Thursday, June 25, 2020

Plotting polygons

In the previous two posts (here and here), we looked at geographical heat maps (choropleth maps), constructed using plotly.  The purpose was to visualize COVID-19 data.  Now, we're going to dive deeper into maps, and for that purpose I made a new github repo.

As we said, it is easy to use to make a map, say of the entire United States, or countries of the world, or US counties.

However, there are some limitations.  plotly is developed by a company whose main product appears to be Dash, which aims to be a fancy UI layer for working with data science overlying the basic widgets and libraries.

Mapping, in particular, is an issue.  While is easy, it is also limited.  

Once you want to dive deeper (for example, to zoom in on a map of a single state before display, or add labels to a map), you run into the fact the express layer doesn't allow it, and that the underlying maps are actually from a company called Mapbox.  

Mapbox wants to be a kind of Google maps that you embed in your iPhone app, only better.  They provide an introductory free level, but you have to sign up and obtain a Mapbox Access Token for many things.  

I decided to go without.  For the moment, I'm going to continue with plotly, although ultimately I'm leaning toward the position that matplotlib will be a better choice.

So what we're going to try here is to plot the map components (states) as polygons.  We'll run into some issues and solve them.

The first script is

There's nothing special about it except (i) it deals with the encoding issue we talked about before and (ii) it has a significant bug, which we will diagnose and fix.

> python3 counties1.json > counties1.geo.txt

-86.496774 32.344437
-86.717897 32.402814
-86.814912 32.340803
-86.890581 32.502974
-86.917595 32.664169
-86.71339 32.661732
-86.714219 32.705694
-86.413116 32.707386
-86.411172 32.409937
-86.496774 32.344437

Now we'll just use plotly to draw all the polygons for the state of Alabama using 

> python3 counties1.geo.txt AL

That looks kind of promising, it is recognizably Alabama.

There are a couple of problems.  The first is that the shape is squashed.  

And the second, more subtle, is that there is a missing county at the southwest corner:  Mobile.

This issue becomes more obvious when we try California.

That's definitely wrong.  We are missing Los Angeles Ventura and Santa Barbara counties, and if you look closely, San Francisco is missing as well.

The solution came to me when I realized that the term "MultiPolygon" had been mentioned, and I hadn't really understood what it was.  I had just adjusted for the case when the coordinates were wrapped by four '[[[[ .. ]]]]' versus three '[[[ .. ]]]' without thinking about it.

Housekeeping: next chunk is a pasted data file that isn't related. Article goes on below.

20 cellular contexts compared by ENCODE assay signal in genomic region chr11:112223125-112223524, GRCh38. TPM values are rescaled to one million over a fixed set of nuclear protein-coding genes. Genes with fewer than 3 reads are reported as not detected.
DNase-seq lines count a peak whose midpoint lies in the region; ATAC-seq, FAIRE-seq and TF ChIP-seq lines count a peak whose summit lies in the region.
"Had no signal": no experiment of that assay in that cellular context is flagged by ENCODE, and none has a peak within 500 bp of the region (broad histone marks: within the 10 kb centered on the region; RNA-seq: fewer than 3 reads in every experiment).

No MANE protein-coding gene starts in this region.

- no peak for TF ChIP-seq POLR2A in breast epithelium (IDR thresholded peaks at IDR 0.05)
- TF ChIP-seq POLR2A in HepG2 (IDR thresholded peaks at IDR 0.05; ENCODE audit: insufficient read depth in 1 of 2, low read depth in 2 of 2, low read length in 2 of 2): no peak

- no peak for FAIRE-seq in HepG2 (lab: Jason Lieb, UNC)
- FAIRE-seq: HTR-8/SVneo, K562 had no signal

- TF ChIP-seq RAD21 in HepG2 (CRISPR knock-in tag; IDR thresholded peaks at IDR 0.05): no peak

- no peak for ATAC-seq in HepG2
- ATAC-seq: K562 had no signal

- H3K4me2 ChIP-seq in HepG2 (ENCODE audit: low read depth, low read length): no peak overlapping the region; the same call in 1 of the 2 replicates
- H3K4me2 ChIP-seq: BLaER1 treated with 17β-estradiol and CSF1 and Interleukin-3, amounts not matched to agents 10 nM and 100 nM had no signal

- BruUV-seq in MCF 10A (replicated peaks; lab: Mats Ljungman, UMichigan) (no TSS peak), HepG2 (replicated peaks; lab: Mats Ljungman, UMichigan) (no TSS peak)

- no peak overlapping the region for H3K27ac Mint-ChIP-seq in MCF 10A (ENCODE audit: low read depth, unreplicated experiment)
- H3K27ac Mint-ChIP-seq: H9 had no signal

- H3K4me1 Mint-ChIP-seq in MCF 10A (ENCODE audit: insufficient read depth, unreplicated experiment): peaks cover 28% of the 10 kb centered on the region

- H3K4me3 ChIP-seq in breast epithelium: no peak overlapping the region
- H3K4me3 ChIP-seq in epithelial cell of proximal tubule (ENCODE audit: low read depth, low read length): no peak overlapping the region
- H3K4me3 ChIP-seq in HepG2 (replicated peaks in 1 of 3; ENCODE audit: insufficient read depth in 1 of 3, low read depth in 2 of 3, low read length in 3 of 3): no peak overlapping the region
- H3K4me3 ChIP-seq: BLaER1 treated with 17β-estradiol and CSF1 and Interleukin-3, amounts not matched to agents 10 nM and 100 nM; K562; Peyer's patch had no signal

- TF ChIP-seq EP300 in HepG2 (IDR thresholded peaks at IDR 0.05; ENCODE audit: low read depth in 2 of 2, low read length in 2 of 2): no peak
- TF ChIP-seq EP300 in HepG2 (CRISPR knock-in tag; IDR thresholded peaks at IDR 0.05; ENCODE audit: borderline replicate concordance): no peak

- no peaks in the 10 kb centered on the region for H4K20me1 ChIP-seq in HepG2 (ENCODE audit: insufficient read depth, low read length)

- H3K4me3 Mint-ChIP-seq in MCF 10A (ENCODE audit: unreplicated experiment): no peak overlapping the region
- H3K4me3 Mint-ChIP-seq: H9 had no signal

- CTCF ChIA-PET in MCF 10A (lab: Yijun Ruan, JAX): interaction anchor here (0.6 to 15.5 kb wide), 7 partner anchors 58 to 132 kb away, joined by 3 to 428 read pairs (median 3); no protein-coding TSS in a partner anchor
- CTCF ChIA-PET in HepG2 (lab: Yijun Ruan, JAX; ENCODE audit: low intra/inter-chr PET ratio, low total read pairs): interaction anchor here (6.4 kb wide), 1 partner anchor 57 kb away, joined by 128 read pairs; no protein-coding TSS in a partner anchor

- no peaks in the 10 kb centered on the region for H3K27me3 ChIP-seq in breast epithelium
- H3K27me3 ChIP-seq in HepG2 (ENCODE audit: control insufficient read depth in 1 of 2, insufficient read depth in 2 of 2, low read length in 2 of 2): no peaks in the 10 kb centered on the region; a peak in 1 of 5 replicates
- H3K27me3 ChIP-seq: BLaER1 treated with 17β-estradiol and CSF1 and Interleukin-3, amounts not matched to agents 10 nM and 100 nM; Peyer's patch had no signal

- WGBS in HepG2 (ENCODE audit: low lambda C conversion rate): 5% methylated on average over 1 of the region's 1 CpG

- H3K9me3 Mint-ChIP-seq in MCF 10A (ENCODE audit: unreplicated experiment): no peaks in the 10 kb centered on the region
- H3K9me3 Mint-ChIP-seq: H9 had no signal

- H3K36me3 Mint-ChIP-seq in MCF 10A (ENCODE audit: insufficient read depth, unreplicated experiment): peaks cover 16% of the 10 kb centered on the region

As an example, let's look at entries in the GeoJSON data that are MultiPolygons (most are just plain Polygon).  It is Bethel (a County or Census Area) in Alaska.  Here is a list of the first 18:

Bethel, AK
Hoonah-Angoon, AK
Juneau, AK
Kenai Peninsula, AK
Ketchikan Gateway, AK
Kodiak Island, AK
Lake and Peninsula, AK
Nome, AK
Petersburg, AK
Prince of Wales-Hyder, AK
Sitka, AK
Valdez-Cordova, AK
Wrangell, AK
Mobile, AL
Los Angeles, CA
San Francisco, CA
Santa Barbara, CA
Ventura, CA

We notice that Mobile and the four California counties are also on the list.

A map of Bethel reveals that it has not only an island but also a lake!

Bethel County (actually Census Area), Alaska is a MultiPolygon and has three arrays

 [[[-173.116905, 60.516005] ..  36 items .. [-173.116905, 60.516005]]],
 [[[-165.721389, 60.16962]  .. 128 items .. [-165.721389, 60.16962]]], 
 [[[-160.534142, 61.947257] .. 314 items .. [-160.534142, 61.947257]]]

Bethel County includes a large island called Nunivak Island.

The city of Mekoryuk on Nunivak has a lat,lon of 60.370411,-166.257202.  This suggests that the second list is the polygon for Nunivak.

[-166.310655, 60.377611], [-166.200019, 60.393404] is one adjacent pair of vertices in the second list.

I thought from the restricted range of values in the first list that it was probably the lake, but it's not.  It's a second, very small island.  I made a fake GeoJSON file with just Bethel County and then plotted it:

So the prediction is that Bethel County won't render properly by my script.  It's not the greatest test.  Most of Alaska is messed up (not shown)

I go back and fix and then run the plotting script:

python3 counties.geo.txt CA

We have found the missing counties.

The next problem to solve is the squashed forms of the states.  The reason for that is that the latitudes and longitudes refer to the globe (an oblate spheroid), while the map is a projection of those points onto a 2-dimensional surface.  There are a variety of projections and the math is pretty complicated, so we will save that for next time.